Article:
Wednesday, October 10, 2007

No longer serving their original purpose

Attracted to the stalls: Most of the Africans live in Mentari Court but they like to patronise the mamak stalls over at the Damai Flats.
FOR a public housing project (PPR) meant for low-income Malaysians relocated from squatter areas, the Damai Flats in Bandar Sunway has instead attained a very foreign face.

The majority of residents there are foreigners.

A Bahasa Malaysia daily in its report recently claimed that 80% of Damai Flats’ occupants comprises people from Indonesia, Bangladesh and Africa.

According to the report, some local residents feel fearful living among so many foreigners. They claim that these people hang out below the flats till the wee hours and create disturbance. The foreigners also like to disturb women as well as being involved in vandalism.

StarMetro visited the flats in Jalan PJS 8/9 recently and witnessed groups of foreigners hanging out at mamak stalls, sitting on motorcycles, or simply standing near the lifts, chatting with one another.

At least six of the eight people approached for interview said they were foreigners, mostly Indonesians.

Subaidi Hasan, who hails from Bandung, said: “I think locals should not be scared of us, because we have not created problems or trouble.”

“I work in Puchong as a construction worker, and although my boss provides accommodation there, I prefer to rent a flat here as my children’s babysitter lives nearby.”

Subaidi, who has been renting the unit for the past six years, said locals probably felt uncomfortable seeing the foreigners lepak (hang out) below their flats.

Another Indonesian, Hasan Ahmad, who is a contractual house builder, also feels that Malaysian residents should not be wary of foreigners.

Meeting place: The foreign residents gather below the flats to catch up on community gossip.
“Why should there be fear when we have done nothing? We are just here to make a living,” he said.

Local bus driver Somasundram Subramaniam, who has been living at the flats for six years, said the flats was peaceful even though 70% of its occupants were foreigners.

“No fighting has broken out among them to make us locals fearful of them,” he said.

The number of foreigners at the flats also make no difference to businessman Yap Mou Ching who operates a sundry shop below his unit.

“Foreigners are everywhere now. It has become a norm, not just at Damai flats.

“I’ve been staying here for eight years now and I find that the situation is reasonably good. There has been no fights among the foreigners,” said Yap.

“Contrary to the claims, I feel fine and safe in my home here. In fact, the reason the foreigners are hanging out below is probably because they are waiting for the lift to go up to their units. Of the two lifts here, one has not been operational for a few months now so there’s only one left.

“The foreigners here are renting the flat units from Malaysian owners who do not stay here. The locals don’t want to stay here anymore as they feel the place is dirty and uncomfortable,” added Yap, whose wife is an Indonesian.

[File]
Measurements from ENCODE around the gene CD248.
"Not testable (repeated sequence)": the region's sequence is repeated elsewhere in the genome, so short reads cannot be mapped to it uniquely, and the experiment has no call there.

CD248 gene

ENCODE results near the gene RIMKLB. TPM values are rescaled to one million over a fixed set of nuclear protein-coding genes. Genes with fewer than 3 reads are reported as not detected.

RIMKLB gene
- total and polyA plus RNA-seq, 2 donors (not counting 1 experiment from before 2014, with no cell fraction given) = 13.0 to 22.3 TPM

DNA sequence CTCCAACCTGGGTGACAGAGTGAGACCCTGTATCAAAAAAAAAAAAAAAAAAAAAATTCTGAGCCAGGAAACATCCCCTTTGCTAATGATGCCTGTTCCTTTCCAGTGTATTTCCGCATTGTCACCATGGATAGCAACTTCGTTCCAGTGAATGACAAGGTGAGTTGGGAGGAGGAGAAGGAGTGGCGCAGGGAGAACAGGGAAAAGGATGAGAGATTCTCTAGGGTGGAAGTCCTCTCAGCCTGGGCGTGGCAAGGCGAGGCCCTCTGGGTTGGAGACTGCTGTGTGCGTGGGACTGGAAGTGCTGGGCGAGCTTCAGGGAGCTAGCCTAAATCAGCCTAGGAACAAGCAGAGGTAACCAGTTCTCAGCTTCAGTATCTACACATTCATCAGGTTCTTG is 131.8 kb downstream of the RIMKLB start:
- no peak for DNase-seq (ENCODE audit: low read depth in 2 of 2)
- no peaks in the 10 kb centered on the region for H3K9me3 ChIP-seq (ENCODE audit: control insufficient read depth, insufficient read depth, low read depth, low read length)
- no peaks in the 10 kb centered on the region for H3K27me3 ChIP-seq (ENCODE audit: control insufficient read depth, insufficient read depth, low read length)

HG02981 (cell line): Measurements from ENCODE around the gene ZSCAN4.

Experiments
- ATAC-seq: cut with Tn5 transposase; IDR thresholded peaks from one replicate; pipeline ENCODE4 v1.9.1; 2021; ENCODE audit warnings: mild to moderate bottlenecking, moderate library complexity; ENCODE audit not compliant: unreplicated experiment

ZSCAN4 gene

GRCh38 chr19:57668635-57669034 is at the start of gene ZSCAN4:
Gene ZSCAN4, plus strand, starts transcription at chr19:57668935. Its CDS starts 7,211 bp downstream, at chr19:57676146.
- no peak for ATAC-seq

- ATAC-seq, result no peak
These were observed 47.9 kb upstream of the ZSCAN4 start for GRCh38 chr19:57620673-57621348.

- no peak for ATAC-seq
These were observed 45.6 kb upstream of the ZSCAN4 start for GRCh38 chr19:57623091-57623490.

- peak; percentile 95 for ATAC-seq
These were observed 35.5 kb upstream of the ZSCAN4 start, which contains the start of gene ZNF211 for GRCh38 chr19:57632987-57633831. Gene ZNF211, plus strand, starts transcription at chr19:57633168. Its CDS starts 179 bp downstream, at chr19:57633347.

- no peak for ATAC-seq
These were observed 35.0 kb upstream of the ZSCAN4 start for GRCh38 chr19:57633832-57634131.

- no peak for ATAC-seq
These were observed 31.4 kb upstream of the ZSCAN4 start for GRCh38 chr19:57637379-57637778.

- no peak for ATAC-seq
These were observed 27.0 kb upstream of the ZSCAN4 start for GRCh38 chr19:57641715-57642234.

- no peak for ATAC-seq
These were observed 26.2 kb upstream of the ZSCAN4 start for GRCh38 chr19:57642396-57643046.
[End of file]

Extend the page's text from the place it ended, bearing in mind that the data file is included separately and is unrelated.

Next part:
Damai Flats Residents Association (RA) chairman Omar Ahim said he felt no fear about living at the flats because there had never been crimes like murder there.

“Some of the unit owners are retirees living on their pension. They need to rent out the units in order to pay off their loans.

“If they do not rent to foreigners, they have no one to rent the units to because Malaysians seek units with additional security features and we have none of that here.

Home to more foreigners than locals: The PPR Damai Flats in Bandar Sunway with food stalls below.
“Ever since the nearby Mentari Court opened, local tenants prefer going there,” said Omar.

“If there’s anything serious, we would call the police from Sungei Way or RELA for help. I’ve noticed a drop in the number of occupants from Bangladesh now. Most of the Africans live in Mentari Court but they like to patronise the mamak stalls over here,” he said.

“But I can understand that some residents do not feel at ease seeing the number of Indonesians who squat below the units.”

Omar said he has a committee to look into such issues but has not received any complaints from residents so far.

Kelana Jaya MP Loh Seng Kok said he was not aware of the number of foreigners at the flats, but said if it was true, then it was not fair for house owners to just rent out their units to foreigners.

“People who have been allocated these units should stay here as the flats are meant for them.

“The police cannot take action unless the foreigners are found to have no permit.

“I urge the relevant authorities like the Immigration Department and Ministry of Human Resources to look into this issue, while factory owners should also provide own accommodation and hostels for their workers to stay in,” said Loh.

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